(Updates with union comment in 14th paragraph.)
Feb. 10 (Bloomberg) -- Rio Tinto Group lost a bid to keep using non-unionized workers in Western Australia’s Pilbara region, a decision a lawyer for the world’s third-biggest mining company said could affect other companies.
The High Court of Australia today rejected the miner’s request for a full hearing as it attempted to overturn last year’s appeal court ruling that invalidated its agreements with railway workers and could give unions more leverage to represent other employees.
John West, Rio Tinto’s lawyer, said failure to overturn the appeal court decision would affect about 3,000 workers who have contracts with BHP Billiton Ltd. and HWE Mining. “Their agreements have evaporated,” West said. “All someone has to do now is sue.”
Rio Tinto’s attempt to stem the influence of unions at its mines is part of a bigger battle in Australia between labor, pressing to entrench workers’ bargaining rights, and business, which claims current laws stifle productivity. The government, which re-introduced worker safeguards in 2009, is reviewing legislation, with a three-member panel scheduled to issue a report by the end of May.
“Five years ago Australia was one of the cheapest places in the world for us to do business, today it’s one of the most expensive,” Rio Tinto’s Chief Executive Officer Tom Albanese said on a conference call yesterday. He said he’s concerned “about the declining levels of productivity” in Australia.
Days lost to strikes in Australia climbed to a seven-year high in the quarter ended in September as workers at port operator Asciano Ltd., BHP Billiton Ltd. and Qantas Airways Ltd. stepped up campaigns for greater job security, higher pay and improved benefits. The nation’s biggest carrier grounded all its planes in October to force an end to strikes and work slowdowns.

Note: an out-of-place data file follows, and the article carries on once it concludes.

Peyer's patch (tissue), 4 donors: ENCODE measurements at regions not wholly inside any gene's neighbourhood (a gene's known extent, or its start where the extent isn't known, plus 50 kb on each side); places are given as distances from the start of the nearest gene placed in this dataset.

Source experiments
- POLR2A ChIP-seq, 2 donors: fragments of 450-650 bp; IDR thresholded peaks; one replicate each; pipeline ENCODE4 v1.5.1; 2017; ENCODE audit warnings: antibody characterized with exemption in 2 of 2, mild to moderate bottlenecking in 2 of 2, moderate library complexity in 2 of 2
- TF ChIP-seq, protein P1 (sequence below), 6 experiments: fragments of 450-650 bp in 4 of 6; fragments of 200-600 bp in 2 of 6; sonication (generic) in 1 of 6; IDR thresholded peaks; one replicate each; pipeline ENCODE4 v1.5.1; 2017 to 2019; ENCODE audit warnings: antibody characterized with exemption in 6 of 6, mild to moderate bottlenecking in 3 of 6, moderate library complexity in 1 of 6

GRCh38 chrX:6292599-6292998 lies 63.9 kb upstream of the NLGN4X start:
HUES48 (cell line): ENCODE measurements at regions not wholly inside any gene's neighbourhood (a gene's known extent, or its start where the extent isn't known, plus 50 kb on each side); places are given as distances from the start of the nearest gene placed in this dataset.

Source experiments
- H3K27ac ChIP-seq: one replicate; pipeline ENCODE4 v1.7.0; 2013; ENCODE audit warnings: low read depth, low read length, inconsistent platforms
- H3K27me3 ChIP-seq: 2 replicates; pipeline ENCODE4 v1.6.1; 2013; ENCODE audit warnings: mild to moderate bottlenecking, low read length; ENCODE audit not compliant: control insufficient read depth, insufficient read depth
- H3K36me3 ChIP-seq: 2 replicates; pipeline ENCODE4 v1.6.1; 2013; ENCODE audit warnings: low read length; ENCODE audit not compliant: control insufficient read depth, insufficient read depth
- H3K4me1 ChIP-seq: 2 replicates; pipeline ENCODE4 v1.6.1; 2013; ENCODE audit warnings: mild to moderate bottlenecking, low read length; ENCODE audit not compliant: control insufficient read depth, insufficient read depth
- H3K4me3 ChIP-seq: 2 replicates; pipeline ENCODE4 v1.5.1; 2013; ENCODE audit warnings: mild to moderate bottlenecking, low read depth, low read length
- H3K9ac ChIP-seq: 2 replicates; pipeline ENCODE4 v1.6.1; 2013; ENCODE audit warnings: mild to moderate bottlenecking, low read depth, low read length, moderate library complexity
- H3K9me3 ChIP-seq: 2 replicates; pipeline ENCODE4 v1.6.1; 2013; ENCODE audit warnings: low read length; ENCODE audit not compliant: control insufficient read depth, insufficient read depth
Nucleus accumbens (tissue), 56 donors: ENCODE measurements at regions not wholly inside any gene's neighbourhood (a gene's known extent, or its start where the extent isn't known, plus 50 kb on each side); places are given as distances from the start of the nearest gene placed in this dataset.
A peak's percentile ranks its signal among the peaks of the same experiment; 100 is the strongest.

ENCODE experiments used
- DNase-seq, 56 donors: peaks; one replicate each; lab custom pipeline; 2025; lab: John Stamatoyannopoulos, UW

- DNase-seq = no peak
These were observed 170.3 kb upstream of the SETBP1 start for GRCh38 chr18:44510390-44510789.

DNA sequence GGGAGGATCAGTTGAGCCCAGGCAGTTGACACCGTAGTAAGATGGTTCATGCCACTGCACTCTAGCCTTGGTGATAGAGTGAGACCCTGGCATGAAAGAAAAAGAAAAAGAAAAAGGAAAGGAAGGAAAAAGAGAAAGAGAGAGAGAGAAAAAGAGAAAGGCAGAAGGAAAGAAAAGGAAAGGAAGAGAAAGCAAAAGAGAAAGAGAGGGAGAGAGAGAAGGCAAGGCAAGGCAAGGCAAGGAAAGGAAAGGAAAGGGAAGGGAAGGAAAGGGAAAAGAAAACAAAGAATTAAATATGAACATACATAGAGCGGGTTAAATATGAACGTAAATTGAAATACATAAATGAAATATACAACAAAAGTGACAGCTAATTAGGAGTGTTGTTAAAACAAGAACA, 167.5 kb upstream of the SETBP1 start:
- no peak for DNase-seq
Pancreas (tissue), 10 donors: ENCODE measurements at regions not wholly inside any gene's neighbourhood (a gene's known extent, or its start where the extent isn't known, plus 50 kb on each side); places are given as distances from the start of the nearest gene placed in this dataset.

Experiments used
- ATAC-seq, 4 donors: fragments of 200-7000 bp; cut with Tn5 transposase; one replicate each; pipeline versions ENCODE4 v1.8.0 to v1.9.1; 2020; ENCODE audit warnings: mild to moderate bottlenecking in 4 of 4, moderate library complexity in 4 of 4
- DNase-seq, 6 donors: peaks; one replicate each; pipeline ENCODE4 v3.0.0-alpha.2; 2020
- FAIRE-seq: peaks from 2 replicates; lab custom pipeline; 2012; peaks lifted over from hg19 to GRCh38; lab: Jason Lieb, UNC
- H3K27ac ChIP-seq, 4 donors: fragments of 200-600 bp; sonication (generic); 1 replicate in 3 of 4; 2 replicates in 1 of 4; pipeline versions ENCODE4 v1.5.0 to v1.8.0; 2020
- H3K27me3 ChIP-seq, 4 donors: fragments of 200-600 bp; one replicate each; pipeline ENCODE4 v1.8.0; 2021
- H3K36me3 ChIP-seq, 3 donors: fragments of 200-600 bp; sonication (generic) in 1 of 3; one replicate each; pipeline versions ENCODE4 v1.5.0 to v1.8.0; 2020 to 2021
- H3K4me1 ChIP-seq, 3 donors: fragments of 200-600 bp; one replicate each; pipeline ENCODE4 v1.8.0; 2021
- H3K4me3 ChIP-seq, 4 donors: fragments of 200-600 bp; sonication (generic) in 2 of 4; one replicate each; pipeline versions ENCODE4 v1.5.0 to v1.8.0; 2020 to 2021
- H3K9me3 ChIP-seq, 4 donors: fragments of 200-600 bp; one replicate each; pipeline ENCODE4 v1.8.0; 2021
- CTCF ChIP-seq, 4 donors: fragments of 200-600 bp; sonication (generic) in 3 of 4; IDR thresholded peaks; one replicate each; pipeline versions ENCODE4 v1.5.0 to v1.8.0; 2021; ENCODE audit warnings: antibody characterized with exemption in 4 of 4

Rio Tinto said in November that it raised its iron ore expansion target to meet demand from China and plans to spend at least $14 billion on developing projects this year. On Feb. 8 the company said it and its partners approved a $3.4 billion expansion of its iron ore operations in Western Australia as part of a plan to boost output by more than 50 percent.
With a combined workforce in Pilbara of more than 20,000, Rio Tinto and BHP have avoided strikes by signing contracts with small groups of non-unionized workers in the region, even as a growing labor shortage has pushed salaries higher.
“The unions were pretty well shut out,” Brandon Ellem, an associate professor at the University of Sydney and author of “Hard Ground: Unions in the Pilbara,” said in a phone interview before today’s decision. The earlier Federal Appeal Court ruling, “will make it a lot easier,” for workers to organize, he said.
The High Court panel said Rio Tinto’s prospects of winning a reversal of the appeal court decision were insufficient to warrant a full hearing.
In the lawsuit at issue, Rio Tinto attempted to categorize a group of 10 railway workers hired on a specific date as a separate business unit, which would allow it to negotiate a contract with them. That contract then applied to all workers hired after the date.